Monday, December 26, 2005

Tagline: The hardest trick is making them stay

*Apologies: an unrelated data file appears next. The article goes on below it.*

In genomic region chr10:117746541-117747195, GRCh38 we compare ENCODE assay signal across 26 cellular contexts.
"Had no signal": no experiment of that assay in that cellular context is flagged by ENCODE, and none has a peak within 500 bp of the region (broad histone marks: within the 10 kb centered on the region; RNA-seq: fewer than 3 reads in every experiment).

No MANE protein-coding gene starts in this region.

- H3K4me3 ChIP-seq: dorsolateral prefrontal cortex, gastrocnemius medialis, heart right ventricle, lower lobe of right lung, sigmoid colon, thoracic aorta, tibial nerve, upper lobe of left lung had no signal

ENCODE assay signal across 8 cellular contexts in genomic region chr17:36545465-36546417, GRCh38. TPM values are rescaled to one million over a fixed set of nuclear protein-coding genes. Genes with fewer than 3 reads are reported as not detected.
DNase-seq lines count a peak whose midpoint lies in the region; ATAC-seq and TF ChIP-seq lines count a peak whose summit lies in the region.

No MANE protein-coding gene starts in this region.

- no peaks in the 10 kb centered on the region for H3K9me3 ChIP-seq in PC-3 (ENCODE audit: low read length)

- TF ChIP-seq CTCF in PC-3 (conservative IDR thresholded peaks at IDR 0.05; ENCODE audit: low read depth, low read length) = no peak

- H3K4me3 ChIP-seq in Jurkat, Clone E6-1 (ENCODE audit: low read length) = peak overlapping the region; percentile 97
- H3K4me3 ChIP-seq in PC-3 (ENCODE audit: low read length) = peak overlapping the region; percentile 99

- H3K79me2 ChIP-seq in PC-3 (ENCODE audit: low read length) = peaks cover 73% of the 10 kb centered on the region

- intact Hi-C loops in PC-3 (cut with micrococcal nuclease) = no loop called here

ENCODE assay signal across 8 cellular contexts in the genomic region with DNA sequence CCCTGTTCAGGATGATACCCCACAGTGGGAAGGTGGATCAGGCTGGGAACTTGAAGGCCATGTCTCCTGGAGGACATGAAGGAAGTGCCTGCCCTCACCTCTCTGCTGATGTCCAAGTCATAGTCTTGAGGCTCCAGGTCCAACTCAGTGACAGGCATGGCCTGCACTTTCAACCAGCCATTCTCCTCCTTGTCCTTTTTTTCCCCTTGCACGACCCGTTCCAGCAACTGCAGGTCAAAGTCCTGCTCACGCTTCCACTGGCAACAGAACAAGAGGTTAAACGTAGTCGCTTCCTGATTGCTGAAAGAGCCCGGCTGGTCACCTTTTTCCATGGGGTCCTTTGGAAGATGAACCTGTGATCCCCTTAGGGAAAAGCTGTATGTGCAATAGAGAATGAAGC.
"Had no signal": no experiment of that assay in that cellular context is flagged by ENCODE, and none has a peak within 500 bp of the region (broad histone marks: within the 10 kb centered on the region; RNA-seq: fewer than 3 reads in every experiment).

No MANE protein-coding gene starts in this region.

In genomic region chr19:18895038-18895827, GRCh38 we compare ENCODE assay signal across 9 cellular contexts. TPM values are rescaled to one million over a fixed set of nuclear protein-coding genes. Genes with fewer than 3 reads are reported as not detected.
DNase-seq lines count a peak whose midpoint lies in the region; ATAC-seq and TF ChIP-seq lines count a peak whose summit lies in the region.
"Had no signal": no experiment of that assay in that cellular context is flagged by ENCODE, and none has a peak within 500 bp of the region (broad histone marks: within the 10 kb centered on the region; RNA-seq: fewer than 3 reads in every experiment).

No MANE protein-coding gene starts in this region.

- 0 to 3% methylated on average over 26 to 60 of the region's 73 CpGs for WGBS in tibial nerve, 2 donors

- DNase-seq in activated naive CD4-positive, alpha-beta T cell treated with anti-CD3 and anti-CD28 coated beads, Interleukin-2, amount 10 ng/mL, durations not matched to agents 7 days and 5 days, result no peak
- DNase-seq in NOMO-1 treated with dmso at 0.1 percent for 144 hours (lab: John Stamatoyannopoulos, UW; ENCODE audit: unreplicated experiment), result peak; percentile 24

. . . in the theater. Guess that movie. Give up? Here's a clue. Picture John Cusack looking tired, depressed, and constipated. Need help? I didn't realize that the movie's title, Must Love Dogs, was a metaphor. Right from the opening frames, you know you're in trouble. The screenwriter, filching from When Harry Met Sally, opens with a few lifeless interviews of folks talking about how they meet people of the opposite sex. The humor ranges from strained to painful. Fortunately, the editor must have realized this because a few seconds later, we are thrust into some unnamed family gathering in which protag Diane Lane's relatives try to fix her up. She's newly divorced, or widowed, or slow. I'm not sure which, because the screenplay lost me that fast. I think that's a new personal record: two minutes into the movie, and I'm already telling Karen, "Let's give it 'til Cusack shows up, okay?" Once again, the editor reads my mind, and in the very next scene we find John Cusack (also recently divorced -- and I only remember that because he's talking to his divorce lawyer in this scene) waxing poetic over his wooden boats. Except that, no matter how hard Cusack and the screenwriter struggle, dammit, Cusack looks pained to be here. Boat-splinters up every fingernail pained, that's how pained. Less than five minutes into the movie, and we're already popping out the DVD. If you don't believe my review, read the opinion of someone who sat through the whole thing. On to DVD number two. Unlike Must Love Dogs, The Baxter sinks its hooks into you right from the first few lines. We're given the set-up, and indeed the ending, in the first scene: Elliot (played by writer and director Michael Showalter) is a Baxter. That's what his mom called the bland, generically nice guys whom women dump in order to run off with dashing, handsome, dangerous types like this guy: That's Justin Theroux, who plays Bradley, Elliot's chief rival for the affections of Caroline (Elizabeth Banks). (Yes, after watching The 40-Year-Old Virgin, I had to watch another Elizabeth Banks movie.) Caroline dumps Elliot at the altar in the first minute of the movie, and what's left -- nearly the entire movie -- is back story. That's not supposed to work, but it does. What amazes me the most is that this works despite the fact that Elliot is not a likable guy. He's a geeky, stuffy Ivy Leaguer who rapidly shifts romantic gears from his new temp Cecil (Michelle Williams, cute and vibrant despite the fugly hair style) to new client Caroline. He's a heel, really, and it's hard to see what Caroline or Cecil see in him. I gave this a lot of thought, afterwards. Why does The Baxter fly and Must Love Dogs sink? What it comes down to is personality, or soul. Watching The Baxter, I could sense that Showalter had thrown himself into the creation of this movie. Arguably, he threw a little too much of himself into the movie, since his performance is the weakest of the crew. Hard not to imagine what someone else, anyone else, would have done with that role. Whereas, watching Must Love Dogs, I felt that the writers had reduced movie romances to their formulaic roots, then plugged in new values for the variables Mad Lib-fashion to come up with what can only be called, not a film, but a 'product.'